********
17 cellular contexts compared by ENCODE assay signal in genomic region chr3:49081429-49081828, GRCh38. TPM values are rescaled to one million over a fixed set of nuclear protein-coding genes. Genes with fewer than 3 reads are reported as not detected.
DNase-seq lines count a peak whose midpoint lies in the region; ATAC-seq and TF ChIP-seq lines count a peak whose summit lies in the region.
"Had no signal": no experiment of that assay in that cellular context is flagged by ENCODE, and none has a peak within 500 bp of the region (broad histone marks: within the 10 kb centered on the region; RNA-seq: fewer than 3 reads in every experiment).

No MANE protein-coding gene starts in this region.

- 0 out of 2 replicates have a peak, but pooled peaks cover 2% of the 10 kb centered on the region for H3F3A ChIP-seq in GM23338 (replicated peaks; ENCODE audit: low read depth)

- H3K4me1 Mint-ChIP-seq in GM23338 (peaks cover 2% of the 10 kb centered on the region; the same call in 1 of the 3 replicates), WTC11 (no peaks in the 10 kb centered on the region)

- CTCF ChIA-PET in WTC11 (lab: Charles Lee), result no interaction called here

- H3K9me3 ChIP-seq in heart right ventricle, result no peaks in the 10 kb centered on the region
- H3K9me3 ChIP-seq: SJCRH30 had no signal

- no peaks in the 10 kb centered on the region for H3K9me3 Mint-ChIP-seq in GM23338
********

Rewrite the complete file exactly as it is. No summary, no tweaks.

17 cellular contexts compared by ENCODE assay signal in genomic region chr3:49081429-49081828, GRCh38. TPM values are rescaled to one million over a fixed set of nuclear protein-coding genes. Genes with fewer than 3 reads are reported as not detected.
DNase-seq lines count a peak whose midpoint lies in the region; ATAC-seq and TF ChIP-seq lines count a peak whose summit lies in the region.
"Had no signal": no experiment of that assay in that cellular context is flagged by ENCODE, and none has a peak within 500 bp of the region (broad histone marks: within the 10 kb centered on the region; RNA-seq: fewer than 3 reads in every experiment).

No MANE protein-coding gene starts in this region.

- 0 out of 2 replicates have a peak, but pooled peaks cover 2% of the 10 kb centered on the region for H3F3A ChIP-seq in GM23338 (replicated peaks; ENCODE audit: low read depth)

- H3K4me1 Mint-ChIP-seq in GM23338 (peaks cover 2% of the 10 kb centered on the region; the same call in 1 of the 3 replicates), WTC11 (no peaks in the 10 kb centered on the region)

- CTCF ChIA-PET in WTC11 (lab: Charles Lee), result no interaction called here

- H3K9me3 ChIP-seq in heart right ventricle, result no peaks in the 10 kb centered on the region
- H3K9me3 ChIP-seq: SJCRH30 had no signal

- no peaks in the 10 kb centered on the region for H3K9me3 Mint-ChIP-seq in GM23338